(Reuters) - Ex-New Zealand batsman Lou Vincent said he was grateful to have his life ban for match fixing relaxed by England's cricket board (ECB) on Friday, which will allow him to be involved in domestic cricket.
The ECB had announced a life ban on Vincent in 2014 after the disgraced player admitted he was a "cheat" and had shamed his country and the sport by fixing matches.
Vincent had pleaded guilty to 18 breaches of the board's anti-corruption regulations in three matches in England and had accepted the ban which barred him from playing or coaching in any form of recognised cricket.
However, the ECB's Cricket Discipline Commission said the decision to relax the ban was reached after considering the circumstances of his case along with his "full and frank admissions and disclosures" and his "total cooperation" with the authorities.
"I made a terrible mistake many years ago which I'll deeply regret for the rest of my life, and I remain very sorry for the harm I caused," Vincent, 45, said in a statement.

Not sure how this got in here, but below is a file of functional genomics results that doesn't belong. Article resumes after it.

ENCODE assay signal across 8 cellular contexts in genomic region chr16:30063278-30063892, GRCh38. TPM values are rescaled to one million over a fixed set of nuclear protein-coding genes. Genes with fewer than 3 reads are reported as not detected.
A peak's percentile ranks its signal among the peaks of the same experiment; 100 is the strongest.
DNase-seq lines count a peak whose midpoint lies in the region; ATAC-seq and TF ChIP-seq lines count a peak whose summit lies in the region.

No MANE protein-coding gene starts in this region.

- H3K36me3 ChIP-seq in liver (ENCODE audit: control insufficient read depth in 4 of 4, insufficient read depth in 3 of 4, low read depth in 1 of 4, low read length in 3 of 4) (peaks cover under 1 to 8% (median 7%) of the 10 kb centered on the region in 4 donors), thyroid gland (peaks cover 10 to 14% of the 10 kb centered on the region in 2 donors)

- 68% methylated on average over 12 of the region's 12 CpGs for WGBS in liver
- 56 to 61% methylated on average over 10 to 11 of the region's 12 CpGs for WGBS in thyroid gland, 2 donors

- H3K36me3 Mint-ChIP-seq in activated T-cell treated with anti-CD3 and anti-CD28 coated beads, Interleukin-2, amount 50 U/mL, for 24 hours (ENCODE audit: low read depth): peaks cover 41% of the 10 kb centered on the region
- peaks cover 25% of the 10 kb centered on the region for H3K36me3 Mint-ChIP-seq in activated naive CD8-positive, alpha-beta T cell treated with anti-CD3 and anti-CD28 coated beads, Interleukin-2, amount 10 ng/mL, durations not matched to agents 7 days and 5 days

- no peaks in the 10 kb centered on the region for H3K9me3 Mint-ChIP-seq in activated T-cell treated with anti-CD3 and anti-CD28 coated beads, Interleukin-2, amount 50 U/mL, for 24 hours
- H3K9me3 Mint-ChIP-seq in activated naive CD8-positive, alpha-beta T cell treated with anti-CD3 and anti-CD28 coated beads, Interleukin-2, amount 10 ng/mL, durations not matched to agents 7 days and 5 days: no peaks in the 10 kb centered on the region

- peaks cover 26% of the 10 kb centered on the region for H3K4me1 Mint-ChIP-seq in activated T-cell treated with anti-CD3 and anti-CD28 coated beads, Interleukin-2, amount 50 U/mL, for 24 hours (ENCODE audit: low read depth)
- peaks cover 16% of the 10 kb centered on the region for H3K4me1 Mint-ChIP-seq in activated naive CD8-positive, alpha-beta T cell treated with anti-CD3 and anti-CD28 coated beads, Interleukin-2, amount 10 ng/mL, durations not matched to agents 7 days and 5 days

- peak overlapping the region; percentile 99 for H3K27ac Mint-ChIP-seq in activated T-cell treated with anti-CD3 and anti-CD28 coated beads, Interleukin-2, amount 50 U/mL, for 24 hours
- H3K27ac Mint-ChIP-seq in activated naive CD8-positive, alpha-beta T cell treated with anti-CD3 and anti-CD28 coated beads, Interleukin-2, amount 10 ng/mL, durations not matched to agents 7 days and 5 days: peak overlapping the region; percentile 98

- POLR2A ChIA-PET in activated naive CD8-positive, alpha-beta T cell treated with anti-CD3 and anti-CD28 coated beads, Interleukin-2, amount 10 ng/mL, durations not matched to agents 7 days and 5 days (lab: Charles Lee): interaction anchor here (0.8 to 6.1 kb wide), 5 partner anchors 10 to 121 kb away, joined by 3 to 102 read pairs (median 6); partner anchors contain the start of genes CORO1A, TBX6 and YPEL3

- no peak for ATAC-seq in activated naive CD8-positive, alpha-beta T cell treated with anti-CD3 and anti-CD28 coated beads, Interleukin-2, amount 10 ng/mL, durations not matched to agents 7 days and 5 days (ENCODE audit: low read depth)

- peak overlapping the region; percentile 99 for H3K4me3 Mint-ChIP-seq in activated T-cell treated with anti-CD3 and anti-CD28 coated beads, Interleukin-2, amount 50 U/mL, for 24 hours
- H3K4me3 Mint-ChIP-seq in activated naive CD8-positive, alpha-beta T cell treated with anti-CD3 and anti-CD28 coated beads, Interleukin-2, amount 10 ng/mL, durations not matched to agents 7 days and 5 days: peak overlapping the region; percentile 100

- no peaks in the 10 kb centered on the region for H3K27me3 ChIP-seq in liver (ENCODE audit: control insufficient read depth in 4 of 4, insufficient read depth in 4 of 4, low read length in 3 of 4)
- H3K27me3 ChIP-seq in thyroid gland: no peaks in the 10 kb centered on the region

"Being able to return to the cricket environment means the world to me and I feel very fortunate to again have that opportunity."
Vincent, who played 23 tests and more than 100 one-day internationals for New Zealand, had been investigated for being involved in attempting to manipulate 12 matches in five countries between 2008 and 2012.
He pleaded guilty to offences relating to two matches he played for English county Sussex in August 2011 - a Twenty20 contest against Lancashire and a 40-over clash with Kent - besides another T20 match between Lancashire and Durham in 2008.
(Reporting by Rohith Nair in Bengaluru; Editing by Christian Radnedge)